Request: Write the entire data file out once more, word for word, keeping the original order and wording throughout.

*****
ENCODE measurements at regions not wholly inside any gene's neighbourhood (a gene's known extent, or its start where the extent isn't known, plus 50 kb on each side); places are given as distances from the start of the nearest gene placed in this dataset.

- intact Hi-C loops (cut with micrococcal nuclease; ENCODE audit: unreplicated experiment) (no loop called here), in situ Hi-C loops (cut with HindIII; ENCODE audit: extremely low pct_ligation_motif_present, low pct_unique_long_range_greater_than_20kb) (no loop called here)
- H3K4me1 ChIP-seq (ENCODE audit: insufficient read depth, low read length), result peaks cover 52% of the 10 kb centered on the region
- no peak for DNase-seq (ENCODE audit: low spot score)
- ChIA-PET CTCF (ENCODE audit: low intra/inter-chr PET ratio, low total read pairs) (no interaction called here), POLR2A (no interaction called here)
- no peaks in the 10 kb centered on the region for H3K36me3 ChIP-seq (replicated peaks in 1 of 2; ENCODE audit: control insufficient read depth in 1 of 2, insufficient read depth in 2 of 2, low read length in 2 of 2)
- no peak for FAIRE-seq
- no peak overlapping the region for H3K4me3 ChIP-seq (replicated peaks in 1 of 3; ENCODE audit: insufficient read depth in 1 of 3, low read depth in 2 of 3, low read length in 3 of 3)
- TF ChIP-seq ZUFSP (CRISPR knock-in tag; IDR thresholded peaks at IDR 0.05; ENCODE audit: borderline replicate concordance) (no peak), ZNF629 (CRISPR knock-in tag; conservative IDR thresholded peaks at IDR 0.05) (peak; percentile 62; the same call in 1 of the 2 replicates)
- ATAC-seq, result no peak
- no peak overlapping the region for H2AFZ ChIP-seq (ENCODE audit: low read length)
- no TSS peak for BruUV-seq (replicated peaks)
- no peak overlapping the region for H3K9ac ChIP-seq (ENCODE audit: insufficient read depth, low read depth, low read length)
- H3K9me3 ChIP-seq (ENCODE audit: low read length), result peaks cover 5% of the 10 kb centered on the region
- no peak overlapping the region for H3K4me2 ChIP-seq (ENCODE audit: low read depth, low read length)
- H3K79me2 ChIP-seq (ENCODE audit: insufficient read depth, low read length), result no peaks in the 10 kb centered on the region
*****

ENCODE measurements at regions not wholly inside any gene's neighbourhood (a gene's known extent, or its start where the extent isn't known, plus 50 kb on each side); places are given as distances from the start of the nearest gene placed in this dataset.

- intact Hi-C loops (cut with micrococcal nuclease; ENCODE audit: unreplicated experiment) (no loop called here), in situ Hi-C loops (cut with HindIII; ENCODE audit: extremely low pct_ligation_motif_present, low pct_unique_long_range_greater_than_20kb) (no loop called here)
- H3K4me1 ChIP-seq (ENCODE audit: insufficient read depth, low read length), result peaks cover 52% of the 10 kb centered on the region
- no peak for DNase-seq (ENCODE audit: low spot score)
- ChIA-PET CTCF (ENCODE audit: low intra/inter-chr PET ratio, low total read pairs) (no interaction called here), POLR2A (no interaction called here)
- no peaks in the 10 kb centered on the region for H3K36me3 ChIP-seq (replicated peaks in 1 of 2; ENCODE audit: control insufficient read depth in 1 of 2, insufficient read depth in 2 of 2, low read length in 2 of 2)
- no peak for FAIRE-seq
- no peak overlapping the region for H3K4me3 ChIP-seq (replicated peaks in 1 of 3; ENCODE audit: insufficient read depth in 1 of 3, low read depth in 2 of 3, low read length in 3 of 3)
- TF ChIP-seq ZUFSP (CRISPR knock-in tag; IDR thresholded peaks at IDR 0.05; ENCODE audit: borderline replicate concordance) (no peak), ZNF629 (CRISPR knock-in tag; conservative IDR thresholded peaks at IDR 0.05) (peak; percentile 62; the same call in 1 of the 2 replicates)
- ATAC-seq, result no peak
- no peak overlapping the region for H2AFZ ChIP-seq (ENCODE audit: low read length)
- no TSS peak for BruUV-seq (replicated peaks)
- no peak overlapping the region for H3K9ac ChIP-seq (ENCODE audit: insufficient read depth, low read depth, low read length)
- H3K9me3 ChIP-seq (ENCODE audit: low read length), result peaks cover 5% of the 10 kb centered on the region
- no peak overlapping the region for H3K4me2 ChIP-seq (ENCODE audit: low read depth, low read length)
- H3K79me2 ChIP-seq (ENCODE audit: insufficient read depth, low read length), result no peaks in the 10 kb centered on the region